If you're like me, you get tired of baseball cliches recited solemnly by TV announcers who ignore the action on the field to focus on a dumb-ass interview with a guy in the dugout. Prior to the fifth game of the World Series, the announcer quotes a statistic. "The team that wins game five goes on to win the World Series fifty nine per cent of the time," he intones. Yes, and you can never have enough pitching. Clayton Kershaw (pictured left) is the "best pitcher on the planet," but he has struggled in October unlike Giants' ace Madison Bumgarner. The team with a four run lead going into the ninth inning has won forty six out of forty eight times. The smart hitter doesn't "try to do too much." The smart pitcher "expands" the strike zone. And everybody knows that the worst way to slide into a base is head first, which is why nearly all baserunners do it.
As one who has successfully calculated the odds of a stock's rising 10% or more if its trailing p/e ratio is below the industry average and if the balance sheet shows strong cash flow and an unbroken record of paying dividends, I have given much thought to the possibility of predicting the outcome of a series based on any one of the games. There are, after all, precedents to consider. In 1965, the team that lost the first two games of the World Series went on to recover and win it all. In 1966, the same squad in the same predicament got swept.
There are instances of teams coming back from the three games to one deficit that the Cubs faced going into Sunday night's action. Again it happened in back-to-back years. In 1957 the Milwaukee Braves of Aaron, Mathews, Adcock, Spahn, and Burdette rallied to beat the Yankees of Mickey Mantle and Whitey Ford, who promptly turned the tables in 1958. As for losing the first two games, the Dodgers were in that hole in 1955, yet Johnny Podres shut out the Bronx Bombers in game seven, Gil Hodges drove in a pair of runs, and Brooklyn had its first and only World Championship flag. A year later the scenario was neatly flipped when, in game seven, the Yanks' Yogi Berra hit two home runs and Don Newcombe's greatest season ended in a career-threatening crisis of the nerves.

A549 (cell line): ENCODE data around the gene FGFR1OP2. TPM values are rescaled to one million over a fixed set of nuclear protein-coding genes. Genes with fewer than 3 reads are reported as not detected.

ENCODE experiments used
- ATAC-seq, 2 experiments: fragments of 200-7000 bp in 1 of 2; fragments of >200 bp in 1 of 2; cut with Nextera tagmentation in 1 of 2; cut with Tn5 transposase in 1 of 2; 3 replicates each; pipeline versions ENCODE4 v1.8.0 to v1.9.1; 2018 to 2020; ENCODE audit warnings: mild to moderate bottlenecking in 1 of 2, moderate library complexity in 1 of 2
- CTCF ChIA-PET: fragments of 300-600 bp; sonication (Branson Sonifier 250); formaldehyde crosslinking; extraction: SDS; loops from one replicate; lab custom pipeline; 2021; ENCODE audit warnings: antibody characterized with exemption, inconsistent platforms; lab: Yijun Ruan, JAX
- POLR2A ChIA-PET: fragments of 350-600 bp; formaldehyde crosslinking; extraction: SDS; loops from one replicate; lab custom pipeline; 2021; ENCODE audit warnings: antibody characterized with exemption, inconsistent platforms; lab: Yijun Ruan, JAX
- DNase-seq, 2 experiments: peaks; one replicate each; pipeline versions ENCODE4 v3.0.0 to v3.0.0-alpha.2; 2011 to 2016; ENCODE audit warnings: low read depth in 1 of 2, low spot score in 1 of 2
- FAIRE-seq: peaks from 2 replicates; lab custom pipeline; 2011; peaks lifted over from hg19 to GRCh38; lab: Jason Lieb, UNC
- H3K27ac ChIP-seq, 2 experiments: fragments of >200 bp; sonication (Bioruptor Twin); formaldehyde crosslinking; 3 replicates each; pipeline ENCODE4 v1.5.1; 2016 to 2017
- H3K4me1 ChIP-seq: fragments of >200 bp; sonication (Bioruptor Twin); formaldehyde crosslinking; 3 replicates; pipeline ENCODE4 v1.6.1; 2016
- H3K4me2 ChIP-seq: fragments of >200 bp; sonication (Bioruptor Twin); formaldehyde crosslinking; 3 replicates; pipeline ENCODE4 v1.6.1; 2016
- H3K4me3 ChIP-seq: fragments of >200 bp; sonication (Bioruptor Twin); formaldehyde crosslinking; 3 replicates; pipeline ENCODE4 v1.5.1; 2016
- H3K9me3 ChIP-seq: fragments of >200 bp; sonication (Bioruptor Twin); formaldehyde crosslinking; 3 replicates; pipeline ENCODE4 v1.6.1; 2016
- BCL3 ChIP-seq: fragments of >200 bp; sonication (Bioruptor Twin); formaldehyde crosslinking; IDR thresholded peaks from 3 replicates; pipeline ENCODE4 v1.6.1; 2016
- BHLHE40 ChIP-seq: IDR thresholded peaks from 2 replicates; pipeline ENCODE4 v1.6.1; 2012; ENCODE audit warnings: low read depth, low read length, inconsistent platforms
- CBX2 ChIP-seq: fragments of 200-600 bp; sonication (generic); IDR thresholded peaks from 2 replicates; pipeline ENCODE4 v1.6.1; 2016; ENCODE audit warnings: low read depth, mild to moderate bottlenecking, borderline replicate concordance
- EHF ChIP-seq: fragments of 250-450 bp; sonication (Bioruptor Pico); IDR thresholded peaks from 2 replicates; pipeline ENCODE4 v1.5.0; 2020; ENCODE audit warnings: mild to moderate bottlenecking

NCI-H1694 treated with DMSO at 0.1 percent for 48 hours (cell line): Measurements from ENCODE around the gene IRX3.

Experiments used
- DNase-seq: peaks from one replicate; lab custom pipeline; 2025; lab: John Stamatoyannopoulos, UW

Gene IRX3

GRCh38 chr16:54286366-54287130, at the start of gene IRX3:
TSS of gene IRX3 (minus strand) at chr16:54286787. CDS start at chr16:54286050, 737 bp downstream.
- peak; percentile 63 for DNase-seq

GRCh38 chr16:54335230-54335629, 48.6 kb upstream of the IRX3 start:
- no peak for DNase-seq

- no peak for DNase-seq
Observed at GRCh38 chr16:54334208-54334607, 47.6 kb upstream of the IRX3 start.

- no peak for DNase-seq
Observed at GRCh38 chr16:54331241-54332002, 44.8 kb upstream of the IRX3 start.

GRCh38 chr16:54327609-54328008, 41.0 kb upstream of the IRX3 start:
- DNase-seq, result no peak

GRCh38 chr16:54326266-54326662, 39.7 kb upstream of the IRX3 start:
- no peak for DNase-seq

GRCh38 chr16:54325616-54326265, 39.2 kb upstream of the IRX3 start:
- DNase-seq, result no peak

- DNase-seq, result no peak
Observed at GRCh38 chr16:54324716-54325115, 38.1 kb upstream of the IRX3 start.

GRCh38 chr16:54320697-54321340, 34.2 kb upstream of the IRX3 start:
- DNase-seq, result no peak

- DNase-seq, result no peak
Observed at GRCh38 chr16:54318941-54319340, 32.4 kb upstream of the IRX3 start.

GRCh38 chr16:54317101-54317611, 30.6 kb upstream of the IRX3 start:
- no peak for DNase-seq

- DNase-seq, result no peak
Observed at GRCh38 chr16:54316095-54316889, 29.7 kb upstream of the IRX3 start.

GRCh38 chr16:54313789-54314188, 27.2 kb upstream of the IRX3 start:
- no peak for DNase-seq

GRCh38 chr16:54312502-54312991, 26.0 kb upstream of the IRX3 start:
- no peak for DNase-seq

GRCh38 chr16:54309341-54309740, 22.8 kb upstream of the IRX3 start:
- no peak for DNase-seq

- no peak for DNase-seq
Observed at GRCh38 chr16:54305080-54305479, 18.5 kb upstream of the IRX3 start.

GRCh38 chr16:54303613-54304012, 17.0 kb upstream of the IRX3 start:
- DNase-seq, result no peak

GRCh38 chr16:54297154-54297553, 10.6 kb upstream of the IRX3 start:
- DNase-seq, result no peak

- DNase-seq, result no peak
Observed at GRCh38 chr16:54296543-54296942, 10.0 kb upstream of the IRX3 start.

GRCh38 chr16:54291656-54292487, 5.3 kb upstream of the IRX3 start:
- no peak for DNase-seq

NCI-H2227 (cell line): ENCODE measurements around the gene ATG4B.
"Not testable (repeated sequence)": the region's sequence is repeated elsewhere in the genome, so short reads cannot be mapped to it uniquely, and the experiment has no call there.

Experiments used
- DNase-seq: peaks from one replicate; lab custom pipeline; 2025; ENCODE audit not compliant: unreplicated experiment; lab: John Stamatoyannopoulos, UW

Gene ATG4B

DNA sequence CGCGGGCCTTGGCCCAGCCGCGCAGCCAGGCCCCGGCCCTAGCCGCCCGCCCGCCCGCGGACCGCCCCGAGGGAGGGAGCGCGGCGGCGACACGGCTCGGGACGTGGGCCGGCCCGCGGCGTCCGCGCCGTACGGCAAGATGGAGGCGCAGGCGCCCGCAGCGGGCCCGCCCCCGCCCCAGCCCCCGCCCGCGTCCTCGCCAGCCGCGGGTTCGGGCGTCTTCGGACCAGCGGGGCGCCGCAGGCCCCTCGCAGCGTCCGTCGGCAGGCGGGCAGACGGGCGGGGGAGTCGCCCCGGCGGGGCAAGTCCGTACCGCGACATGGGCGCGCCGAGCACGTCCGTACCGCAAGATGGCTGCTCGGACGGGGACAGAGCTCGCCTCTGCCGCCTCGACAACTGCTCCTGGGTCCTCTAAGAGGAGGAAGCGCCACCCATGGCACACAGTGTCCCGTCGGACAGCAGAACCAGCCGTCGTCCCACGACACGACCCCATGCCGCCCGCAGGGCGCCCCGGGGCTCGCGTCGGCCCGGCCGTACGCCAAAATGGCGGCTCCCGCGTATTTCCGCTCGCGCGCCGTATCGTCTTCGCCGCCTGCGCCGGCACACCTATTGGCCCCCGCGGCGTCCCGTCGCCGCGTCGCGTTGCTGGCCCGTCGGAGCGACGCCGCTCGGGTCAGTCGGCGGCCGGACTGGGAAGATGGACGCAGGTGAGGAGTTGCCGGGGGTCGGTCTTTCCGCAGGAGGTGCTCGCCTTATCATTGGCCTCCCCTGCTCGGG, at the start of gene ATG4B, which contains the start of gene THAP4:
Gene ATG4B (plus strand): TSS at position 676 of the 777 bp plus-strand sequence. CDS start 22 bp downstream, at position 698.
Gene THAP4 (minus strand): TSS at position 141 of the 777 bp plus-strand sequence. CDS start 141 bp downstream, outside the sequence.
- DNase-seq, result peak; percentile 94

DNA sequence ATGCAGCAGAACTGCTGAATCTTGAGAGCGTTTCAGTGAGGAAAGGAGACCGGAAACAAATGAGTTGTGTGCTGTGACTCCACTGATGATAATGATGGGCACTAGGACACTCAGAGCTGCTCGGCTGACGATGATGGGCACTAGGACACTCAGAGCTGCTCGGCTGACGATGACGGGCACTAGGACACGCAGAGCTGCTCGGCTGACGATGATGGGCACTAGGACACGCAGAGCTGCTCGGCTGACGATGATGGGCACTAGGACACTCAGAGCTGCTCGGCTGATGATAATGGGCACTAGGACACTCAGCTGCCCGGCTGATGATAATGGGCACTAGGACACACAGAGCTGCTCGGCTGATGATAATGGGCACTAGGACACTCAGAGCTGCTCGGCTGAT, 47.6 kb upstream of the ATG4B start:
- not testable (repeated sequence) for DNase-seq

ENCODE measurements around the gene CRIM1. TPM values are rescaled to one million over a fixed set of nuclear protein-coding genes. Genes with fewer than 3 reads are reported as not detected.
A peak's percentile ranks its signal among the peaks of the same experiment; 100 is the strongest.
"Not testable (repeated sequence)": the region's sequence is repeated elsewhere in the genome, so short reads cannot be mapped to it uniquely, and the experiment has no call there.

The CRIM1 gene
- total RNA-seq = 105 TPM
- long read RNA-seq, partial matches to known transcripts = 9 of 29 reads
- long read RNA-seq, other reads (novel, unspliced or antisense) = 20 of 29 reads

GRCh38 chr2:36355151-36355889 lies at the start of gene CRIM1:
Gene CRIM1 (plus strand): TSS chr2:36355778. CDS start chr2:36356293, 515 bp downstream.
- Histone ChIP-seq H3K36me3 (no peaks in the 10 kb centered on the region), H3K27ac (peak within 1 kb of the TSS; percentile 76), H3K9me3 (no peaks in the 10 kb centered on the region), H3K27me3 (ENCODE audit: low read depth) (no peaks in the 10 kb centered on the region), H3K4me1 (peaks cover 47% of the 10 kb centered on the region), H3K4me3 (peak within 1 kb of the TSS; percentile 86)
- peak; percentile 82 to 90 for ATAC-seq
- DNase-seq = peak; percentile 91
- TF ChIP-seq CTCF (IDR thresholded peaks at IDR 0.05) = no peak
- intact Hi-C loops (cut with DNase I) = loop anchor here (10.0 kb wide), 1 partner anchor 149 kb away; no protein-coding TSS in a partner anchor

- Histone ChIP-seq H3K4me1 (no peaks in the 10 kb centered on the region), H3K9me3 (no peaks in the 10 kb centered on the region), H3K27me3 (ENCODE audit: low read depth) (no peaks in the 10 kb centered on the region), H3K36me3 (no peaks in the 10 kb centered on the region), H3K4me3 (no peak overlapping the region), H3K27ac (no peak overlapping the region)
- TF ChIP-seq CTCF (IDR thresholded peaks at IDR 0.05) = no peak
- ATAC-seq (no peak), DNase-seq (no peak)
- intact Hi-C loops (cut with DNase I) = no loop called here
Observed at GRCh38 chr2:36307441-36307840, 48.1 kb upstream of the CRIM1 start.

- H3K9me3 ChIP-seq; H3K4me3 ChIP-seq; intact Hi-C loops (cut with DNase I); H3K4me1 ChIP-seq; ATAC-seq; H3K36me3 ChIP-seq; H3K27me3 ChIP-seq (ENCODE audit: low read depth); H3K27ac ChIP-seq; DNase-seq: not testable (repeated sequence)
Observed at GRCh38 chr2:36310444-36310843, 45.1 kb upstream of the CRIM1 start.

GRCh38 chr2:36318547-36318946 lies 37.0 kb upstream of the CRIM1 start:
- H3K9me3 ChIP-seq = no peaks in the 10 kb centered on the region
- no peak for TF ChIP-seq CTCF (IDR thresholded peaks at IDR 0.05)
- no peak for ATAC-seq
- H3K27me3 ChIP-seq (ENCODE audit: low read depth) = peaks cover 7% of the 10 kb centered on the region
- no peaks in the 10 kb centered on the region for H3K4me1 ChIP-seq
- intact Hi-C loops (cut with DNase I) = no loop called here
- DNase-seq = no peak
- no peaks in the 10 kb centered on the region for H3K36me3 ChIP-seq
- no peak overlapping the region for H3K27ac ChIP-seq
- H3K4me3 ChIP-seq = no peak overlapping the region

There is a structural uncertainty principle at work in post-season play, and if there is anything a gambler dislikes it's uncertainty. Professional gamblers resemble Wall Street veterans in precisely this way. In search of an algorithm that eliminates some of the known unknowns and minimizes the unknown unknowns without resorting to guesswork, I have accumulated data weighing game six and game seven results in eight contests played since 1980: those of 1981, 1982, 1985, 1986, 1991, 1996, 2001, and 2002.
Tomorrow night the Chicago Cubs play the Cleveland Indians in the latter's ballpark. The odds of either team winning the game are fifty-fifty. If the Cubs win it, their chance of winning game seven also approaches fifty-fifty, this giving the team, as of this writing, a one in four shot at winning it all. On the other hand, if the Indians win game six, it is a slam dunk that they will be World Champions.
There was one more discovery I made in the line of duty. Taking into account such memorable struggles as those of 1947, 1949, 1952, 1955, 1956, 1957, 1958, 1960, 1962, 1964, 1965, 1967, 1968, 1972, and 1973 in addition to contests of more recent vintage, I arrived at a rule worthy of pythagorean proof. Whoever wins game seven, if there is a game seven, will win it all. There has never been a team that lost game seven and went on to win the World Series. Make your bets accordingly. -- DL